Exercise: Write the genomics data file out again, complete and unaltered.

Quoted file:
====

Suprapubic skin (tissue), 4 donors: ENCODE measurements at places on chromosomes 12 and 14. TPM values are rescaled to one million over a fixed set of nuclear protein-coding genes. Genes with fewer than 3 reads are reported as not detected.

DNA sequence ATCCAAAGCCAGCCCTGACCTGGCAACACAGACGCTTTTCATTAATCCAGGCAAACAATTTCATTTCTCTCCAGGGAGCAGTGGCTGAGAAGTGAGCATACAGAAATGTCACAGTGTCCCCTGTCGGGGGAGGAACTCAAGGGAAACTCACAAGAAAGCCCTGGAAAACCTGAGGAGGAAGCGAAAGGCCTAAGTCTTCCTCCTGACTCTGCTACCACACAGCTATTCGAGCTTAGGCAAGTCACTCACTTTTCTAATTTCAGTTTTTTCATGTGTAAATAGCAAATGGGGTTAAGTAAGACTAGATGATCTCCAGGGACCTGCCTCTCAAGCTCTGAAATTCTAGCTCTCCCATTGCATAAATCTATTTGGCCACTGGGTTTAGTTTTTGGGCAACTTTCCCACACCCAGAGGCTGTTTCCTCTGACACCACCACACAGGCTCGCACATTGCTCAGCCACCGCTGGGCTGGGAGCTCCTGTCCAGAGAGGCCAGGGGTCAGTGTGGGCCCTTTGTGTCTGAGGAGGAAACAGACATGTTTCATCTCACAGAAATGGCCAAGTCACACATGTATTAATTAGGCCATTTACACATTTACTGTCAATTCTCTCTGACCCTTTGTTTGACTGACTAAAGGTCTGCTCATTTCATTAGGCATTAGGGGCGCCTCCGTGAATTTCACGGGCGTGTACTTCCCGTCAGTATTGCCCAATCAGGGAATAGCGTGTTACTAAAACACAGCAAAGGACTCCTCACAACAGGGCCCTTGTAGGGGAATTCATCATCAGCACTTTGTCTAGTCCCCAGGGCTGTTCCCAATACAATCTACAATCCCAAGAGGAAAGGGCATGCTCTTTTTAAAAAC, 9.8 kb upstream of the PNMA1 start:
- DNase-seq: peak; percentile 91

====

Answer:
Suprapubic skin (tissue), 4 donors: ENCODE measurements at places on chromosomes 12 and 14. TPM values are rescaled to one million over a fixed set of nuclear protein-coding genes. Genes with fewer than 3 reads are reported as not detected.

DNA sequence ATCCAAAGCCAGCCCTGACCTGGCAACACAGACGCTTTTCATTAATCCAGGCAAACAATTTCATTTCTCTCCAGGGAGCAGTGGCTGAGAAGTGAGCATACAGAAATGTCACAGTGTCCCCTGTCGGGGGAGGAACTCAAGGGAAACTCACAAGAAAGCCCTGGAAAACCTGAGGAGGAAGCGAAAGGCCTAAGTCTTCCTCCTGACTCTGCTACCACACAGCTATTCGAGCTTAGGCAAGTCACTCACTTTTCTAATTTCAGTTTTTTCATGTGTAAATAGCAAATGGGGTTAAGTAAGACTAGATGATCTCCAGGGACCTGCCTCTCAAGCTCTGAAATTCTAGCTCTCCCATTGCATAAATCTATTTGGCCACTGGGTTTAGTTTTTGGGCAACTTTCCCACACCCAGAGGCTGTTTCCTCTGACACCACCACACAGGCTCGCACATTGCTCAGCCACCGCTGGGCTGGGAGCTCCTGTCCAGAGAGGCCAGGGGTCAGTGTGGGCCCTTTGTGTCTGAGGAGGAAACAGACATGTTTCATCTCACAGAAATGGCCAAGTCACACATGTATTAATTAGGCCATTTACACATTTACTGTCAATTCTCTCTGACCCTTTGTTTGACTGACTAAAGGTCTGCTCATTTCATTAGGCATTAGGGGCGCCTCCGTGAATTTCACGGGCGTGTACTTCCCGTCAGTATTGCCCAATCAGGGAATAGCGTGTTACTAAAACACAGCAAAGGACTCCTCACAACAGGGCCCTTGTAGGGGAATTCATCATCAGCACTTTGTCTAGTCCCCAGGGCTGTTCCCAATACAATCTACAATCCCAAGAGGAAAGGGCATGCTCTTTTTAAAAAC, 9.8 kb upstream of the PNMA1 start:
- DNase-seq: peak; percentile 91